Part­ner­ship pro­motes a health­ier prog­no­sis in post-war So­ma­liland

THE (Times Higher Education) - - KING'S COLLEGE LONDON -

Set up in 2000, the King’s So­ma­liland Part­ner­ship has worked to strengthen the health­care sys­tem in the young democ­racy by bring­ing health pro­fes­sion­als and in­sti­tu­tions in the UK and So­ma­liland to­gether.

The part­ner­ship is run from the King’s Cen­tre for Global Health in Lon­don and draws on the clin­i­cal, ed­u­ca­tional and re­search ex­cel­lence of lead­ing NHS hos­pi­tal trusts and the univer­sity.

So­ma­liland is emerg­ing from a con­flict that ended 25 years ago. It has some of the world’s worst health in­di­ca­tors and a trou­bled health­care sys­tem. When the first ex­pert vol­un­teers vis­ited in 2000, there were no med­i­cal schools, no reg­u­la­tory body, only one nurs­ing train­ing course and few hos­pi­tals. There was also no psy­chi­a­try in the med­i­cal school cur­ricu­lum. Since then, the part­ner­ship has grown into an or­gan­i­sa­tion with more than 150 ex­pert vol­un­teers across 11 spe­cialty ar­eas, work­ing with 13 key So­ma­liland in­sti­tu­tions and reach­ing hun­dreds of health work­ers and stu­dents an­nu­ally.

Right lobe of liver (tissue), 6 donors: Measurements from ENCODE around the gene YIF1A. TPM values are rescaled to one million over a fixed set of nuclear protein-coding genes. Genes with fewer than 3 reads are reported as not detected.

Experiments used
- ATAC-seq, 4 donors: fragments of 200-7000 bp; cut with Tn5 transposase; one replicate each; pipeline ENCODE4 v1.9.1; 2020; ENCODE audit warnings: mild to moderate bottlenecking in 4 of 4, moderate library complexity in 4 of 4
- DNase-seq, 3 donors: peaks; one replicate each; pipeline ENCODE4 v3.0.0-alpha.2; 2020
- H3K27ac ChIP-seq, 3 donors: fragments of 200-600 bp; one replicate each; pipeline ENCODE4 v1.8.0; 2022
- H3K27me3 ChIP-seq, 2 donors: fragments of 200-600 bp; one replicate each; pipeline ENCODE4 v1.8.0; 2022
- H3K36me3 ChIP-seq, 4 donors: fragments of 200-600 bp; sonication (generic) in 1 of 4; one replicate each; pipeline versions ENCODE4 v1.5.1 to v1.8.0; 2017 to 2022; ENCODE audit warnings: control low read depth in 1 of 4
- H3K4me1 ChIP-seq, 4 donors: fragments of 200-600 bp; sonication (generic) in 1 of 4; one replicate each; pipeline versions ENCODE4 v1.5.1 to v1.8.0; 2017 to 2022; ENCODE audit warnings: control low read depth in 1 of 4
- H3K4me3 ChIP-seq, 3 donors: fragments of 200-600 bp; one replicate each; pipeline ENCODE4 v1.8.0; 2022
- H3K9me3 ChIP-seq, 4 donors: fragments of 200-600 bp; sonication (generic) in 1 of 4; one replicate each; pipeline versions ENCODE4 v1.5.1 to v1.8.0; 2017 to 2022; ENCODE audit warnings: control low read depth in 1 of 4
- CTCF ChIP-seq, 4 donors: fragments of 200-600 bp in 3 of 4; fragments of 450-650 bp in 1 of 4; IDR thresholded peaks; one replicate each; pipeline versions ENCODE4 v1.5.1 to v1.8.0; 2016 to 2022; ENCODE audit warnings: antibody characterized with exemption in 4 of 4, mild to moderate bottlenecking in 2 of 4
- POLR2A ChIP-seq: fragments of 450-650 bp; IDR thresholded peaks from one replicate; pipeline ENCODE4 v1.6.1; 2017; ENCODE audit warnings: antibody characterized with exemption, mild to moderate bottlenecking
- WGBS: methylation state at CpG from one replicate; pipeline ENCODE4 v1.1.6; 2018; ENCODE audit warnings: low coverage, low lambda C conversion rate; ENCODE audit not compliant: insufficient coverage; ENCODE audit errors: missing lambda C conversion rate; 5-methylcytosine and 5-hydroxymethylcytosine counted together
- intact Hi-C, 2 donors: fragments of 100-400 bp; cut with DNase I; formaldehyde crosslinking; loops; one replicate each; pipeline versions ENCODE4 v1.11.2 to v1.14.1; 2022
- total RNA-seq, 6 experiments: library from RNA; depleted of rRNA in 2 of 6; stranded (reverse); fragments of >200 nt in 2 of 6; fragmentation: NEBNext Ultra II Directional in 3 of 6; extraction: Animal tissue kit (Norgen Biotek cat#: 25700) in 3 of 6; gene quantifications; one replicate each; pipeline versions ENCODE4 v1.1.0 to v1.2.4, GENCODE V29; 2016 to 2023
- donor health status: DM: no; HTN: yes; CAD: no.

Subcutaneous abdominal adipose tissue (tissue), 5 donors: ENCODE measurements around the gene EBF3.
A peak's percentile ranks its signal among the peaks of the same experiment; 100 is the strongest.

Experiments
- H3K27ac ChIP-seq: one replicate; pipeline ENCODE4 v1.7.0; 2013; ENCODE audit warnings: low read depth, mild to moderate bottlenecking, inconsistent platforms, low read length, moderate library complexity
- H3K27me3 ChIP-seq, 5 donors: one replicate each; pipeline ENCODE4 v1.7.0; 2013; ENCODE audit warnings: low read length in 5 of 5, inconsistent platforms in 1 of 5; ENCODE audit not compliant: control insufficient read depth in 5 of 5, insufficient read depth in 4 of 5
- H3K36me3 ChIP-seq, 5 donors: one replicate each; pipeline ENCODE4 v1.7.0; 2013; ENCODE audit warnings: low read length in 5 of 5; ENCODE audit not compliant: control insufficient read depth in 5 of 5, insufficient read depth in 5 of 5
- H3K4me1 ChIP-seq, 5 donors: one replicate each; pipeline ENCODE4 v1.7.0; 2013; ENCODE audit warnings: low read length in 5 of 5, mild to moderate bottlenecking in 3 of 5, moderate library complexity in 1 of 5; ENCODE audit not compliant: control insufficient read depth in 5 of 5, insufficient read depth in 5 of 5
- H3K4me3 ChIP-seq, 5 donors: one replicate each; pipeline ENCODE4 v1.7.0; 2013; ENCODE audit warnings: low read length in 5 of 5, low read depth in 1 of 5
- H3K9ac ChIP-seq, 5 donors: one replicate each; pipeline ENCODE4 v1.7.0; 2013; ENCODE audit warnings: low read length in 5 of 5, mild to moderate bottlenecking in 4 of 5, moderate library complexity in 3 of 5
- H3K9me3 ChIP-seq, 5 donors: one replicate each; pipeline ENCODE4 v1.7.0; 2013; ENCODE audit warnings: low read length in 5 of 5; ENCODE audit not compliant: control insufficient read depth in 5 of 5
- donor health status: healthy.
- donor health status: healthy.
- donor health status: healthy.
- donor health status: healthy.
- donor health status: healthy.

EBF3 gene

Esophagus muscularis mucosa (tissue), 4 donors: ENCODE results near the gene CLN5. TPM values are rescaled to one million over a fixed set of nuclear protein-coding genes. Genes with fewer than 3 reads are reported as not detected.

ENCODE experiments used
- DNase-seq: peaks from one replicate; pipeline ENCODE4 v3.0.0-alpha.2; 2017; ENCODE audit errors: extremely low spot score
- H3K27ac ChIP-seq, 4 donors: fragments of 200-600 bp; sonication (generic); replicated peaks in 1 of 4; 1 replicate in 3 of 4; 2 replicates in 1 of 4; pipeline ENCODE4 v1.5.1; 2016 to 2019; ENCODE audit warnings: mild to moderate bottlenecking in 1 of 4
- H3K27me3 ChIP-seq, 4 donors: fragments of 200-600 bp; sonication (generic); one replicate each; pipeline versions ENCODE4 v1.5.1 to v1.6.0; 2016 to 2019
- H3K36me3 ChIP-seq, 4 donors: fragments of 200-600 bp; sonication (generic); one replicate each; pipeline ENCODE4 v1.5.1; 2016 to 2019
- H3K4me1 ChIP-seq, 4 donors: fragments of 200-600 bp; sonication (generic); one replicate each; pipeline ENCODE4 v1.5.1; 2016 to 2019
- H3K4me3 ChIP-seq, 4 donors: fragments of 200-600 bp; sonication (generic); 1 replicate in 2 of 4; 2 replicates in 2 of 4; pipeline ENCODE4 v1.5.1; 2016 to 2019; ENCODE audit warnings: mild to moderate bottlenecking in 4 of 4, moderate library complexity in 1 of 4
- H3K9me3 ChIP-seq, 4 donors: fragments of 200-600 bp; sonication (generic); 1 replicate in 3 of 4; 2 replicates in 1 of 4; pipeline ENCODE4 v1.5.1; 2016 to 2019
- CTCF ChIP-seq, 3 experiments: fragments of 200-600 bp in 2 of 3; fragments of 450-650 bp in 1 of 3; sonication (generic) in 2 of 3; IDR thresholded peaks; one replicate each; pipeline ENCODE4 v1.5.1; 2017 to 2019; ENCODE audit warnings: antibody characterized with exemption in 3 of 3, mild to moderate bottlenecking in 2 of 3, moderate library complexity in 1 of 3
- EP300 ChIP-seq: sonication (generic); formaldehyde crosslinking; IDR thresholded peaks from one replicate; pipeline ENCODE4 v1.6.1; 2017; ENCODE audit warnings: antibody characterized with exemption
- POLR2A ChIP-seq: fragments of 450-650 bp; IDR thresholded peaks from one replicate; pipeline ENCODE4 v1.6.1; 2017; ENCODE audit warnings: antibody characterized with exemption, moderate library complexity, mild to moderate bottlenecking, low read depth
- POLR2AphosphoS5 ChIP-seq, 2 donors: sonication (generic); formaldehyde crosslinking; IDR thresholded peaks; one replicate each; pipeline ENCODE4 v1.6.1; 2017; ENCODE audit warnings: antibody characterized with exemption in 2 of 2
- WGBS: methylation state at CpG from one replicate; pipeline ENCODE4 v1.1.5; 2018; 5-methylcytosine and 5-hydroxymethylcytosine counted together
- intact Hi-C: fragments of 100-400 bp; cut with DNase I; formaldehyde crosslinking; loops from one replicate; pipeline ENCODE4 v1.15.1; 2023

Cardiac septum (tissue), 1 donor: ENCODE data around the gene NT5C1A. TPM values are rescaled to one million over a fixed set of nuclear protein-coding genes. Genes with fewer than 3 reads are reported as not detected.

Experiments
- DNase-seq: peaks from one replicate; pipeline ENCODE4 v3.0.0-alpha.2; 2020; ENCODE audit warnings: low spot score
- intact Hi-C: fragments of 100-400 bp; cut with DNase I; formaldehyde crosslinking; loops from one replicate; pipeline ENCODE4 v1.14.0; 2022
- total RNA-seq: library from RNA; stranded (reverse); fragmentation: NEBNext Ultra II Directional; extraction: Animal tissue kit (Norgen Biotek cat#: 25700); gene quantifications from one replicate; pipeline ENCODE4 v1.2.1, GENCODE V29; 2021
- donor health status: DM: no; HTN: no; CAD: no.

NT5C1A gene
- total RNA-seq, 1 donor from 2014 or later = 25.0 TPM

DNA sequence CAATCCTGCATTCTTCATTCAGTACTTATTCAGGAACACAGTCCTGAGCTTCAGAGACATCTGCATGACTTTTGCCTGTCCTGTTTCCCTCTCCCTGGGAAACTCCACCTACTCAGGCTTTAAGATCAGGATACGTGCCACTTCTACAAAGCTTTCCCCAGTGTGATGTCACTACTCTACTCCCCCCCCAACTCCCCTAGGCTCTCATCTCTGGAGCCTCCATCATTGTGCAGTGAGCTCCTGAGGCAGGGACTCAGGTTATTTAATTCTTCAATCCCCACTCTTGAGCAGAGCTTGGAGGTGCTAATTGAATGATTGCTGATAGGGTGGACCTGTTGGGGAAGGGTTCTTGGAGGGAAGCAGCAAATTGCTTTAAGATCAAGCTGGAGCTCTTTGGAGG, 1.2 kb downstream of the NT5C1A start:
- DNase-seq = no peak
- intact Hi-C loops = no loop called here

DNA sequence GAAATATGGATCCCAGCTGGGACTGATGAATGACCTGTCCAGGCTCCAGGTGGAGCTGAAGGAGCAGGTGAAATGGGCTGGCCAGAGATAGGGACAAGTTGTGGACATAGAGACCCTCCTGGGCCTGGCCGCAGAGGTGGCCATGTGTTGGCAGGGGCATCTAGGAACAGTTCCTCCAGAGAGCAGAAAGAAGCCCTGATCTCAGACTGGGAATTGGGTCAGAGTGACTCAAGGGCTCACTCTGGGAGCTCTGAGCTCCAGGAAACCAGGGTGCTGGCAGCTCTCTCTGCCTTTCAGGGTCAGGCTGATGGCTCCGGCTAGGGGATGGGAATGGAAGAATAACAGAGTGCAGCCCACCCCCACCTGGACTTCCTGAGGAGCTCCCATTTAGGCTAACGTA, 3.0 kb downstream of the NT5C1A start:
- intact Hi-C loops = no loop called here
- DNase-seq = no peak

There is an em­pha­sis on sus­tain­abil­ity and work­ing to­wards a point when the vol­un­teers will one day no longer be needed.

Rox­anne Keyne­jad be­came in­volved with the So­ma­liland part­ner­ship in 2009 as a grad­u­ate-en­try med­i­cal stu­dent at King’s and is still in­volved to­day as a men­tal health lead.

“It’s re­ally valu­able that we, in some way, con­trib­ute to strength­en­ing health pro­fes­sions ed­u­ca­tion in coun­tries that have lost health work­ers be­cause many of them left after the civil war,” she ex­plains.

Rox­anne now su­per­vises a med­i­cal stu­dent and ju­nior doc­tor, who have built upon the “Aqoon” stu­dent peer-to-peer part­ner­ship which she co­founded eight years ago, us­ing the MedicineAfrica web­site. She says: “To see that [the project] is still hap­pen­ing, it’s been im­proved and bet­tered by med­i­cal stu­dents com­ing after me and that the part­ner­ship has evolved and is now fo­cus­ing more on health pro­fes­sions ed­u­ca­tion is all won­der­ful to see.”

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